the great vigil

Of Easter

Holy Week 2024

Prepare + Participate
For Kids
Go Deeper

great vigil of easter

light and lessons

March 30
2 & 7pm

Livestream: 7pm. Our journey begins in candlelight as the ancient Exsultet chant ushers us into the Old Testament story of salvation history, presented through theater and music. 

See the Old Testament readings known as the “Salvation History” below.

Childcare available for ages 0-5 at 2pm only.

great vigil of easter

Prayer walk

March 30
9:45pm - 11pm

At 9:45pm, following the Light and Lessons 7pm service, join us for an outdoor prayer walk and processional to commence the All-Night Prayer Vigil, leaving from the narthex. No livestream or childcare. 

prayer vigil

March 30-31
11pm - 5am

Wait and watch with the Church through the night of Holy Saturday with worship, Easter Vigil Scriptures, preaching, and extended time for prayer. No livestream or childcare.

great vigil of easter

easter sunrise

April 9

A continuation of the services begun the day before, Vigil culminates with our sunrise Easter celebration, which includes the Acclamation that “Christ is Risen!”, the Holy Noise, baptisms, and the first Communion of Easter. All ages welcome, no childcare.

No livestream.

Coming March 30
7pm Light & lessons Only


The Easter Vigil is an ancient Christian tradition celebrated on the Saturday before Easter Sunday. The service begins in darkness and then includes the reading of Old Testament stories of God’s salvation.

What you need

  • A candle for each person to hold.
  • A bulletin (coming soon)

What to do

  • At the beginning of the service, light your candle. When the readings from Scripture begin, extinguish it.

Idea: Read the stories beforehand
Read the Easter Vigil readings ahead of time, especially if you have young children. You can even act out one of the readings, such as The Flood or The Red Sea!

Vigil Readings

The gold boxes denote the lessons that will be read this year.

There are twelve Old Testament readings that have been selected especially for our Light and Lessons service. These readings are known as the “Salvation History.” Our service this year includes seven of these readings.

Starting in the 1980’s when Resurrection was led by Canon William Beasley, there was a desire to make Holy Week not a series of rituals but a profound time of meeting the Lord. Thanks to his background in theater, Fr. William understood the ability of the arts to make abstract concepts concrete and accessible, and he charismatically drew artists to Resurrection. When he brought actors, visual artists, and musicians into the same room and gave them freedom to interpret the Salvation History readings, an explosion of creativity flowed forth. This continues to be true at Resurrection to this day, as artists are asked to be preachers by using their gifts to proclaim the heart of the Gospel.

For kids

Consider reading the Vigil passages ahead of time with your children in an easy-to-understand translation (such as the New Living Translation). Encourage them to act out a scene or perhaps create artwork inspired by the passage. 

Coloring pages of the vigil stories


Original painting by Resurrection artist Janice Skivington Wood of the angel appearing to the women at the empty tomb.
(Image copyright: Church of the Resurrection)


The Great Vigil of Easter is the crowning jewel of Holy Week; it traditionally begins after sunset on Holy Saturday and extends through the night, culminating in a sunrise service. Of all the services celebrated during Holy Week, the Easter Vigil is the oldest known service of the week. The earliest references to the Vigil are found in the second century AD. In the third and fourth centuries, Christians believed this was the most significant holy day for new Christians to declare their faith and become full members of the family of God. The Easter Vigil celebrates the resurrection of Jesus Christ from the dead and looks forward to his coming again in glory to fully reconcile the world to himself.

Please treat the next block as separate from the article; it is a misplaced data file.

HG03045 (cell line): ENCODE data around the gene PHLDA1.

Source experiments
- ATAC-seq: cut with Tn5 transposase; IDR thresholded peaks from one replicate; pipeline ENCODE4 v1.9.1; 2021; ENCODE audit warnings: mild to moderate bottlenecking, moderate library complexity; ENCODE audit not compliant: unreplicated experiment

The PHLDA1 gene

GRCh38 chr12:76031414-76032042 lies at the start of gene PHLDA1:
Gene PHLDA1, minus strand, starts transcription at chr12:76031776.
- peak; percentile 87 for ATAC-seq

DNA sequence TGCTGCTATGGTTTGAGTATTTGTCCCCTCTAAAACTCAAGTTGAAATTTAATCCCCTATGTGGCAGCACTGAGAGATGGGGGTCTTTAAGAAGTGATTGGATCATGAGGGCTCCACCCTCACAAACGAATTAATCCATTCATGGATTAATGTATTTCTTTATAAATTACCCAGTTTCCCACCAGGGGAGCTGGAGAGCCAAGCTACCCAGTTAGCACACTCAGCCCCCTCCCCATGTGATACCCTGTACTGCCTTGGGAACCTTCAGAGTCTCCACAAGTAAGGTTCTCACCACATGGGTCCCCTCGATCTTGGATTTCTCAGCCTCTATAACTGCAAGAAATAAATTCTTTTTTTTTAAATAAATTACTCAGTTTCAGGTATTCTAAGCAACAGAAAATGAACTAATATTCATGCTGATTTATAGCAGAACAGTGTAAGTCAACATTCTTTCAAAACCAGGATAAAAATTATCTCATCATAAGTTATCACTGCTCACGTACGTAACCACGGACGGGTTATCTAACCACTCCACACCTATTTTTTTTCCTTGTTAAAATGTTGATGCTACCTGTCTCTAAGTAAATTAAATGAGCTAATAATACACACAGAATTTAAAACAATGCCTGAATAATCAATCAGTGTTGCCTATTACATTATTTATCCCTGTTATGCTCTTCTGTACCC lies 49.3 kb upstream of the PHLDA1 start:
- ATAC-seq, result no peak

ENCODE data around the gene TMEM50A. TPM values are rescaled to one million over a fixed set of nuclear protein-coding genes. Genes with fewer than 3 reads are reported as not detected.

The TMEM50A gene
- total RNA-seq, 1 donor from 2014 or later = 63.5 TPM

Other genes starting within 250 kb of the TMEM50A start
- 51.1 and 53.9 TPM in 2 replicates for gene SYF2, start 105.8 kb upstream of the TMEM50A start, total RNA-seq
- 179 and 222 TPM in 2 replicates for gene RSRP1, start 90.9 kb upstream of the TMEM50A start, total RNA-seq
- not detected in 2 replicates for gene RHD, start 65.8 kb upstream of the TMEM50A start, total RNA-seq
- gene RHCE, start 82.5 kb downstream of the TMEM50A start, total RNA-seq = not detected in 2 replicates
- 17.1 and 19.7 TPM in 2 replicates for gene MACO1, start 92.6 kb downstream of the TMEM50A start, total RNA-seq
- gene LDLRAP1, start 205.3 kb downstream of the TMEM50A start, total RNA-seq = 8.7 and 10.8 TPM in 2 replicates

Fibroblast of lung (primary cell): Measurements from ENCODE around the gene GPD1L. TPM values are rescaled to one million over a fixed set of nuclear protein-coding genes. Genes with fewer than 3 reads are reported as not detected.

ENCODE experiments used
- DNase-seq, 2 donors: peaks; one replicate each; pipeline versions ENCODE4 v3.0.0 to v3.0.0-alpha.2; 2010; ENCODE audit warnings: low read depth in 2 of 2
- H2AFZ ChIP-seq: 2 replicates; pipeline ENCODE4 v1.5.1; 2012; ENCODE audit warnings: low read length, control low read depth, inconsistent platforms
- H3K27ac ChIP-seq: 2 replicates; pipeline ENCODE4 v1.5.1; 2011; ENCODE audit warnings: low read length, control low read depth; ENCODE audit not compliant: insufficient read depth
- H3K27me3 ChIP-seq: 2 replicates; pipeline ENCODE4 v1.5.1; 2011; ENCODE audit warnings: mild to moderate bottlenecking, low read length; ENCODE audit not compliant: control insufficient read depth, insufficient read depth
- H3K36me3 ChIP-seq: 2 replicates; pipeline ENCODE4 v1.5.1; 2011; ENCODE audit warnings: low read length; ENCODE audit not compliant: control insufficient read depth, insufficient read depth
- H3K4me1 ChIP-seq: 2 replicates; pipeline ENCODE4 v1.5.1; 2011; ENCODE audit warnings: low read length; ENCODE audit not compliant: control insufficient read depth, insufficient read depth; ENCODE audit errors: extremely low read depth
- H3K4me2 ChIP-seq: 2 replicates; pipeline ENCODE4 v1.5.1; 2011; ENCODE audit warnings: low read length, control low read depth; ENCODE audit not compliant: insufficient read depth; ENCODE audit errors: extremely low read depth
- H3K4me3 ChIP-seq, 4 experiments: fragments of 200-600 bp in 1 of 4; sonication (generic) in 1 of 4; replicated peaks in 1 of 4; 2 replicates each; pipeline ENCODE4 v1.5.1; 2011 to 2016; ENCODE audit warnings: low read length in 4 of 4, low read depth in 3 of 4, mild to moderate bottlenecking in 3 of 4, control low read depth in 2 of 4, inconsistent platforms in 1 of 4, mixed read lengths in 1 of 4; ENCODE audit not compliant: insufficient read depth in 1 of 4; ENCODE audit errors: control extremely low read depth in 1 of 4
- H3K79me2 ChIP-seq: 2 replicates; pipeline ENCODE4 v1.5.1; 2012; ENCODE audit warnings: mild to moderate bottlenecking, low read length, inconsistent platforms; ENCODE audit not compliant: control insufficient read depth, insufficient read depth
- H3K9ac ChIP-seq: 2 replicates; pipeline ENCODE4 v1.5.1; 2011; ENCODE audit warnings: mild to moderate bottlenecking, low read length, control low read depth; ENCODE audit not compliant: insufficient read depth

The Service of Light is highlighted by the singing of the Exsultet, an ancient chant which describes the significance of the night and the journey on which we will embark together. It is at this time that the Paschal Candle is lit from a new fire outside of the church. Clergy members then process into the sanctuary with the light. As they reach the doors of the sanctuary, they stop and knock prior to entering. As the Paschal Candle enters the room, it is the only light, representing our passage from the darkness of death on Good Friday into the light of life on Easter Sunday. The Paschal Candle will burn during every service through Easter until Pentecost.

In the “Lessons” portion of this service, we dramatically reinterpret the traditional readings of our Great Vigil of Easter through visual art, theater, dance, and song. The artists of Resurrection have historically prepared for months in advance, writing original songs, crafting new art, and theatrically interpreting these scripture stories to tell the story of salvation to the church and those who may never have heard of God’s saving deeds for all people.

Because Resurrection was a mobile church from 1990-2012, each move into a new worship space pushed us to a new level of creativity. The move into Glenbard West High School gave us the space for our theatrical and artistic vision to come to full fruition. As the Vigil service grew, we moved into Edman Chapel at Wheaton College, and our artists were challenged to fill a larger space than ever before. Now that we are finally celebrating in our own home, a new level of joy has been unleashed as we adapt to the space that we built specifically to host our Easter services. Through each of these moves, however, Easter has continued to be marked by a bold, creative spirit that is inspired by scripture, liturgy, and the Holy Spirit.

Copyright 2019 // Church of the Resurrection